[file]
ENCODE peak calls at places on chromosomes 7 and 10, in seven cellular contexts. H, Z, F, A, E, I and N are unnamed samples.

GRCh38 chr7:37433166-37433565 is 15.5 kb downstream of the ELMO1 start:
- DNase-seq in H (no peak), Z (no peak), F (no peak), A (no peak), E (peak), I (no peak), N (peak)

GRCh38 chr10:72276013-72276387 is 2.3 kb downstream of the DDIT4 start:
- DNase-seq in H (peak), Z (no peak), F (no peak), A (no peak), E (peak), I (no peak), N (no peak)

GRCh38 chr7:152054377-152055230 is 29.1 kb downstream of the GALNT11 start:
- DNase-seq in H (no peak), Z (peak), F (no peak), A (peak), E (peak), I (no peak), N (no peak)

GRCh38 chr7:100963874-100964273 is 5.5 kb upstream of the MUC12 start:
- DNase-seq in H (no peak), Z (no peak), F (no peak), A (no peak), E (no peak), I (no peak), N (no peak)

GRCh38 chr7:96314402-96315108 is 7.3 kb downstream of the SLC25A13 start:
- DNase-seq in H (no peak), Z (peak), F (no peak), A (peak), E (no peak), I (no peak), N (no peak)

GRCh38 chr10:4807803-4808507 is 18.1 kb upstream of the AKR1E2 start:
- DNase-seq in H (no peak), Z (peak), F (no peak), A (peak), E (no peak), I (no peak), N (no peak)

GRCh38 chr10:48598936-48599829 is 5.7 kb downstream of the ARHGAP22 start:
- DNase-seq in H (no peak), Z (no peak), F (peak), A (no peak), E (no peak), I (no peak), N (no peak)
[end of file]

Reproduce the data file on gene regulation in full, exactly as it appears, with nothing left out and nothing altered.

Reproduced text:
ENCODE peak calls at places on chromosomes 7 and 10, in seven cellular contexts. H, Z, F, A, E, I and N are unnamed samples.

GRCh38 chr7:37433166-37433565 is 15.5 kb downstream of the ELMO1 start:
- DNase-seq in H (no peak), Z (no peak), F (no peak), A (no peak), E (peak), I (no peak), N (peak)

GRCh38 chr10:72276013-72276387 is 2.3 kb downstream of the DDIT4 start:
- DNase-seq in H (peak), Z (no peak), F (no peak), A (no peak), E (peak), I (no peak), N (no peak)

GRCh38 chr7:152054377-152055230 is 29.1 kb downstream of the GALNT11 start:
- DNase-seq in H (no peak), Z (peak), F (no peak), A (peak), E (peak), I (no peak), N (no peak)

GRCh38 chr7:100963874-100964273 is 5.5 kb upstream of the MUC12 start:
- DNase-seq in H (no peak), Z (no peak), F (no peak), A (no peak), E (no peak), I (no peak), N (no peak)

GRCh38 chr7:96314402-96315108 is 7.3 kb downstream of the SLC25A13 start:
- DNase-seq in H (no peak), Z (peak), F (no peak), A (peak), E (no peak), I (no peak), N (no peak)

GRCh38 chr10:4807803-4808507 is 18.1 kb upstream of the AKR1E2 start:
- DNase-seq in H (no peak), Z (peak), F (no peak), A (peak), E (no peak), I (no peak), N (no peak)

GRCh38 chr10:48598936-48599829 is 5.7 kb downstream of the ARHGAP22 start:
- DNase-seq in H (no peak), Z (no peak), F (peak), A (no peak), E (no peak), I (no peak), N (no peak)